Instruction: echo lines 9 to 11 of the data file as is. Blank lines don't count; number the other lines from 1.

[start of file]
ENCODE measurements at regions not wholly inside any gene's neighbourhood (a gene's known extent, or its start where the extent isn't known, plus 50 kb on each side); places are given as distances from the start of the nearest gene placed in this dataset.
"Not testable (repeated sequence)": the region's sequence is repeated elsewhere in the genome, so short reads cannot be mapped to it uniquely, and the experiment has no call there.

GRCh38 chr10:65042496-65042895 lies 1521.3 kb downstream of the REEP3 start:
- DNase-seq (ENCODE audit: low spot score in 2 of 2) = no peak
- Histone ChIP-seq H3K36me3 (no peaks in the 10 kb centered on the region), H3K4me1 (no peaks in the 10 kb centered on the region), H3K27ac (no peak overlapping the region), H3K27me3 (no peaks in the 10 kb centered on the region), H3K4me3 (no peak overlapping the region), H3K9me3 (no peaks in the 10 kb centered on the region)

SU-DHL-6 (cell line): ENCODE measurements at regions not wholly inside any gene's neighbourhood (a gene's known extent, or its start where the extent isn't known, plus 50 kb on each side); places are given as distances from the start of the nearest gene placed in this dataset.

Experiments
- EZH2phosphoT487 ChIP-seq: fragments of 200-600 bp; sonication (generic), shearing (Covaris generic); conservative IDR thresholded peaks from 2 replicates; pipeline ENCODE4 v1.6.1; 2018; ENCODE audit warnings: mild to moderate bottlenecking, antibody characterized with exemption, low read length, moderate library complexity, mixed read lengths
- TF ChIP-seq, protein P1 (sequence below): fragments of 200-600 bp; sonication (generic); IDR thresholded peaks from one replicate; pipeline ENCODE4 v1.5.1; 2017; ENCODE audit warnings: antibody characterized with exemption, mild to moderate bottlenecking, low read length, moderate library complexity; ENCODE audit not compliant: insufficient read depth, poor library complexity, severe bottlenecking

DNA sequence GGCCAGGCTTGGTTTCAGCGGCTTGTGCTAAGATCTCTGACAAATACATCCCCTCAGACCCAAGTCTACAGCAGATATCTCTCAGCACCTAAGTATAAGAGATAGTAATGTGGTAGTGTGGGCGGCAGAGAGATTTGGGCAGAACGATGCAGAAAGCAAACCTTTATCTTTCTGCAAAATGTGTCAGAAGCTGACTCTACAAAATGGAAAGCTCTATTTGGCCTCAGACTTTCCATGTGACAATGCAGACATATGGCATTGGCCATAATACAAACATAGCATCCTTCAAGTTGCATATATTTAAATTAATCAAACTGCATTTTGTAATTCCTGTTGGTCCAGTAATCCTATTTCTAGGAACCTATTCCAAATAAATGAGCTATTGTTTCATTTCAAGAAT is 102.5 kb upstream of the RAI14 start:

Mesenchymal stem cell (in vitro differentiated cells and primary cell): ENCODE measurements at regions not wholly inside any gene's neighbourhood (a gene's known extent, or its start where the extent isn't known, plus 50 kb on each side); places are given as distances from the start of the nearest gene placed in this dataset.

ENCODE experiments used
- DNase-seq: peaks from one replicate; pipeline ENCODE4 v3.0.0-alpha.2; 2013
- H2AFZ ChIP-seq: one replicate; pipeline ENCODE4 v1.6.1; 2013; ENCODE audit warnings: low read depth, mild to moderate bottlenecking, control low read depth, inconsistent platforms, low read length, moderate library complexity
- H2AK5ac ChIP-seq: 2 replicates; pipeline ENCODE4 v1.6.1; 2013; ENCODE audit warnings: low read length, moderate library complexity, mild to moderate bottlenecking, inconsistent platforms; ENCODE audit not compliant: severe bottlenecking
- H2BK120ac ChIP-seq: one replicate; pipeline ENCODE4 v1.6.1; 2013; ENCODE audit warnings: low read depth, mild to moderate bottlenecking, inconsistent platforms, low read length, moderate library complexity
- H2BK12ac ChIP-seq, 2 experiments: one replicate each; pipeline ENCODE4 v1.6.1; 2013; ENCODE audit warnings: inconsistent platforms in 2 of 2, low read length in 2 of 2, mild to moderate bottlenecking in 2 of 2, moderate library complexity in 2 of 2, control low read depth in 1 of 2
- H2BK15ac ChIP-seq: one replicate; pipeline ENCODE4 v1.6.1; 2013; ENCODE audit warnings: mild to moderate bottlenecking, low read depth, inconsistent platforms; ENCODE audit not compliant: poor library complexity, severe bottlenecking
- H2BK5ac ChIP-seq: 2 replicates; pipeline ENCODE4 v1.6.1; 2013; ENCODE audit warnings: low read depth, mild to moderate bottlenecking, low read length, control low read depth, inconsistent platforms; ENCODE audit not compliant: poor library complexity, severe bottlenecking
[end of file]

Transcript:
- TF ChIP-seq, protein P1 (sequence below): fragments of 200-600 bp; sonication (generic); IDR thresholded peaks from one replicate; pipeline ENCODE4 v1.5.1; 2017; ENCODE audit warnings: antibody characterized with exemption, mild to moderate bottlenecking, low read length, moderate library complexity; ENCODE audit not compliant: insufficient read depth, poor library complexity, severe bottlenecking

DNA sequence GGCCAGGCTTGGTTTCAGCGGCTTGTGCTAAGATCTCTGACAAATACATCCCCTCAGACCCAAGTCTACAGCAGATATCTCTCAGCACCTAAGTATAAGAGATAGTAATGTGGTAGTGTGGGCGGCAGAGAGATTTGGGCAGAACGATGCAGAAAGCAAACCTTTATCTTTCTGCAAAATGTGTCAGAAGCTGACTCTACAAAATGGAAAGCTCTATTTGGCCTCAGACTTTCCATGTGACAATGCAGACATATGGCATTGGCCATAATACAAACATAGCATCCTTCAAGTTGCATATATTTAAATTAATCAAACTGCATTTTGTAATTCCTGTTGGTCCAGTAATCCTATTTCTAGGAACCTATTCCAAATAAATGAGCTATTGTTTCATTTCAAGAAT is 102.5 kb upstream of the RAI14 start:

Mesenchymal stem cell (in vitro differentiated cells and primary cell): ENCODE measurements at regions not wholly inside any gene's neighbourhood (a gene's known extent, or its start where the extent isn't known, plus 50 kb on each side); places are given as distances from the start of the nearest gene placed in this dataset.